Banned Books 2023 – Fun Home: A Family Tragicomic

Marshall University does not ban books! The information is provided to let people know what has been banned/challenged elsewhere.


Sold was one of 35 titles challenged by a parent in the Council Rock School District (PA) for “sexual content.” While McCormick’s novel was retained, Alison Bechdel’s Fun Home was removed from high school libraries despite the review committee’s recommendation of retaining it.


A Moms for Liberty parent complained about this acclaimed and award-winning graphic novel, and said he considers an image inside the graphic novel to be pornographic. The book is not part of the mandatory curriculum and the Troy (MI) School District library copy has a graphic content warning label. One parent went to the school board, the city council, and the Troy Police Department with concerns claiming that the school library was “distributing pornography to minors.” The district’s reconsideration committee, made up of parents, teachers, students, and administrators, recommended that the graphic novel be retained in the library, but students under 18 years of age will be required to obtain parental permission to check it out.

Fun Home was one of five LGBTQIA+ titles challenged by a parent at the North Hunterdon-Voorhees (NJ) Regional High School District. The other titles were Lawn Boy by Jonathan Evison, Gender Queer: A Memoir by Maia Kobabe, This Book Is Gay by Juno Dawson, and All Boys Aren’t Blue by George M. Johnson. The parent read some snippets, called for audits, and threatened criminal charges for those responsible for providing “evil, wicked” content in the school. The school board voted to retain all five challenged LGBTQIA+ titles.

The Wentzville (MO) R-IV School District created a committee to review challenges to several books, including The Bluest Eye by Toni Morrison; All Boys Aren’t Blue by George M. Johnson; Fun Home: A Family Tragicomic by Alison Bechdel; Heavy: An American Memoir by Kiese Laymon; Gabi, A Girl in Pieces by Isabel Quintero; Modern Romance: An Investigation by Aziz Ansari and Eric Klinenberg; Invisible Girl: A Novel by Lisa Jewell; and Lawn Boy by Jonathan Evison. Ignoring the committee’s recommendations, the all-white school board voted to ban the book. The ACLU of Missouri sued the school district on behalf of two students.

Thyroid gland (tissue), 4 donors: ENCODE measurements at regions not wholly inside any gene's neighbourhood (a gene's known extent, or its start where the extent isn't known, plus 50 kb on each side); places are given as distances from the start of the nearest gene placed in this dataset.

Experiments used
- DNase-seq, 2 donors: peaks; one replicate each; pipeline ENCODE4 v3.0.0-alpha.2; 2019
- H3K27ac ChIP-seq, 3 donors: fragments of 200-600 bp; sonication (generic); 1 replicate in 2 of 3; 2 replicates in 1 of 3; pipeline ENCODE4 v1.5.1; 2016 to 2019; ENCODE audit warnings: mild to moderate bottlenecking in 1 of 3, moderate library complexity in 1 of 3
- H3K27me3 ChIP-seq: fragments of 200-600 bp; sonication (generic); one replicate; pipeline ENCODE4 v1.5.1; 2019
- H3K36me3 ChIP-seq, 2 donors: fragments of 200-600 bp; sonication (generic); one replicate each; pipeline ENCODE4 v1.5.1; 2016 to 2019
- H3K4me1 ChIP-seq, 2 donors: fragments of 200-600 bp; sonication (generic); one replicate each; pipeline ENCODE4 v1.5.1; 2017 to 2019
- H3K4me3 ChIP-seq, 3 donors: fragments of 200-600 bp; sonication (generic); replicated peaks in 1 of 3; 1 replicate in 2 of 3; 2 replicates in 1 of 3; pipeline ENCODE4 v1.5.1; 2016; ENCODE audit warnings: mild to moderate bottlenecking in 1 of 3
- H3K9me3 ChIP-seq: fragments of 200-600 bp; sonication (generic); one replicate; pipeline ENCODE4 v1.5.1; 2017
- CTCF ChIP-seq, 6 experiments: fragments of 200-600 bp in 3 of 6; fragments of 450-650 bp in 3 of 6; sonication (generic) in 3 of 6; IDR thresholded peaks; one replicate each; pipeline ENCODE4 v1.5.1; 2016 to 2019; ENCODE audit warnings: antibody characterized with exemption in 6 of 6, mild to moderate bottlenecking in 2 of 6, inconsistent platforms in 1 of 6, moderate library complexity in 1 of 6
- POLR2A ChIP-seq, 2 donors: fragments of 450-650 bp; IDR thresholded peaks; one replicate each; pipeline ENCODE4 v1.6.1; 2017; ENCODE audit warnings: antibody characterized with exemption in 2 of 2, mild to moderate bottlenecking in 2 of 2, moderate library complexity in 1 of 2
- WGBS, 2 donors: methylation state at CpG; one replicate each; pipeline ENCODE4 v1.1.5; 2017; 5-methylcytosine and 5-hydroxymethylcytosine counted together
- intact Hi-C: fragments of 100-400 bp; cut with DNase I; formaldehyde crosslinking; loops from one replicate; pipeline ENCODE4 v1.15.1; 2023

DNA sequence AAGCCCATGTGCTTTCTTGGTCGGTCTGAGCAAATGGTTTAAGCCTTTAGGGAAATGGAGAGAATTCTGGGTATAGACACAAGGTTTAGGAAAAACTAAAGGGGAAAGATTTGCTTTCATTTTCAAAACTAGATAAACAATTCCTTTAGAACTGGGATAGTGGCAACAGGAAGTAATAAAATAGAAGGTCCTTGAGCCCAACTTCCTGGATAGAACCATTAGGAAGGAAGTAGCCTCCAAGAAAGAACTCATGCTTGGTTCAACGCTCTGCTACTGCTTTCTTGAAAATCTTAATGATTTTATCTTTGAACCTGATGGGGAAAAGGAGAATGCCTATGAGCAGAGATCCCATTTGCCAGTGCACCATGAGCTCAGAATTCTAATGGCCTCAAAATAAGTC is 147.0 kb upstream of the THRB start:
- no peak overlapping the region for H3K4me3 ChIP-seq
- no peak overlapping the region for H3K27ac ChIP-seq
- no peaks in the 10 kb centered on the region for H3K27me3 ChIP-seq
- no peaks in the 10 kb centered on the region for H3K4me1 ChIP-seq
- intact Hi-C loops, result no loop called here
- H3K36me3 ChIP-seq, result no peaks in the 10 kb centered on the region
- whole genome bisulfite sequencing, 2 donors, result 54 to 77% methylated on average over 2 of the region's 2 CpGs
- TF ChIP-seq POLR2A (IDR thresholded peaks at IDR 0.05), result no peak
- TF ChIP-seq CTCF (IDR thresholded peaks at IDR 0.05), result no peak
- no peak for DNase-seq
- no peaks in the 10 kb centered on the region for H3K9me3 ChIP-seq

Power2Parent, a self-described parental rights organization, complained about this acclaimed graphic novel, which recounts the author’s coming of age as a lesbian. The group protested the book’s alleged drug use, graphic sexual violence, and anti-religious sentiments and demanded its removal from a Clark County (NV) School District high school. The principal immediately removed the book from the 10th grade honors English class reading list.


Administrators from two New Jersey high schools in the North Hunterdon-Voorhees School District reviewed a single page of this graphic novel that has a lesbian protagonist. Finding the images on a single page of the 233-page book objectionable and in “violation of district policies,” administration restricted the book’s circulation to students with explicit parental permission. Earlier in the year, a new state law had been passed requiring boards of education to include instruction, and adopt instructional materials, that accurately portray political, economic, and social contributions of LGBTQIA+ people. Following a letter from ALA-OIF, the books were restored to open circulation.


At a public meeting, two parents expressed their shock about sexually explicit illustrations in this coming-of-age graphic novel. They asked that the book be removed from the Watchung Hills (NJ) 12th-grade curriculum. After a public hearing in which strong support was voiced for the book, the school board voted to retain the title, but only as one of several alternatives.


Challenged as a recommended, not required, summer reading for incoming freshman at Duke University in Durham (NC) because some students objected to the novel’s “depictions of lesbian
sexuality, arguing that the book is borderline pornographic and they shouldn’t have been asked to read it.” similar criticisms have been levied by opponents at other colleges and universities
that have taught the book, including the College of Charleston – where state lawmakers threatened to defund the summer reading program for featuring it – and the University of Utah. Both
institutions stood by the book, which tells the story of a lesbian coming to terms with her own sexuality as she over time discovers that her distant father is also gay. Challenged, but retained at Crafton Hills College, a community college in Yucaipa (CA) despite a student’s request to remove the book because it was “objectionable.”


Challenged, but retained in the Marshall (MO) Public Library despite being deemed “pornographic” by some members of the community.


Challenged, but retained in the Marshall (MO) Public Library despite being deemed “pornographic” by some members of the community.

On These Pages

A Banned book has been removed from a library, classroom, etc.
A Challenged book has been requested to be removed from a library, classroom, etc.

For additional information contact

Ron Titus,

Last updated

August 22, 2023